Clash of Clans by Supercell. (Handout from Supercell)

One of the Super Bowls ads featured model Kate Upton on horseback. Another starred a revenge-minded Liam Neeson. And a third carried an animated fight scene.

But none of these spots came from traditional Super Bowl advertisers, the Chevrolets, Budweisers or Doritos of the world.

The three ads were all from a new entrant – mobile gaming apps, an industry that has quickly blossomed into a multi-billion-dollar market as computer use continues to shift from desktops to mobile smartphones and tablets.

Most mobile games are free to play. And more than 100 million people in the United States already do. But it’s just a small percentage of players willing to make in-app purchases that enable the top games to generate more than $1 million a day. That’s the business model. And it’s working. The market for gaming apps, estimated at $17 billion worldwide last year, is expected to continue to grow rapidly and within a few years overtake established console gaming systems such as Xbox and PlayStation. Market research firm Newzoo thinks that could happen as early as this year.

Now, with their Super Bowl ads, these mobile gaming companies are heralding their arrival to a wider audience.

“It’s an indicator of just how big the business has become,” said Doug Creutz, senior media and gaming analyst with research firm Cowen and Company. “These are massively profitable companies.”

Liam Neeson starred in the ad for Clash of Clans, a game made by the small Helsinki, Finland-based developer Supercell. The game is the top-grossing Apple app at $1.6 million a day, according to Think Gaming.

Right behind it in the rankings is Game of War: Fire Age. The game earns at least $1.1 million each day for Machine Zone, a tiny Palo Alto, Calif., company that last year attracted funding that gave it a nearly $3 billion valuation. That’s what Kate Upton was urging people to play.

These companies – and others, such as the developer behind the hugely successful Candy Crush games– are not just spending on Super Bowl ads. Their marketing campaigns are spread far and wide.

“If you watch ESPN these days, it’s hard to not see an ad for Clash of Clans,” Creutz said.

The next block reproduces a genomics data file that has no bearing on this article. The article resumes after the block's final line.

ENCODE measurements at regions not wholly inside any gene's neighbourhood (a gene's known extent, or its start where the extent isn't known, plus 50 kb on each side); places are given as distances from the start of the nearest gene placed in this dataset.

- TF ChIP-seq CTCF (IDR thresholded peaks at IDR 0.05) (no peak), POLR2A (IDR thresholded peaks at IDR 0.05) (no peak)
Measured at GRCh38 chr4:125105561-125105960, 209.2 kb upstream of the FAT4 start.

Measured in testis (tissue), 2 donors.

Creutz estimated that only about 3 percent of mobile game users ever make in-app purchases, giving them better access or game shortcuts. But that small group spends on average $15 – $20 a month. That quickly adds up as the number of players grows.

The third Super Bowl ad – and at 15 seconds, the shortest — was for Heroes Charge, the first mobile game developed by uCool, which is headquartered in Boston. It is aspiring for Clash of Clans-like success.

The rise of gaming apps has been so fast that many viewers reacted with surprise to the ads during the Super Bowl, where a 30-second spot cost $4.5 million. Twitter lit up with people curious to know how this was possible. “Never imagined that Clash of Clans had the budget to hire Liam Neeson,” wrote one user. “Seriously, what is Game of War’s ad budget?” wondered Mike Pacchione in Portland.

Tuong Nguyen, a consumer technology analyst with research firm Gartner, was surprised, too. But, he said, it shows how mobile gaming has matured.

“It’s representative of what their market is now – a very mass market,” Nguyen said.

He’s witnessed the gaming evolution with his mom. She never understood how her son could spend hours playing his Nintendo. But now she plays games, too – only it’s on her IPad.

Supercell's "Clash of Clans" Super Bowl ad stars Liam Neeson. (Supercell)
Ucool advertised its mobile game, "Heroes Charge," during the Super Bowl with a 15-second ad. (Ucool)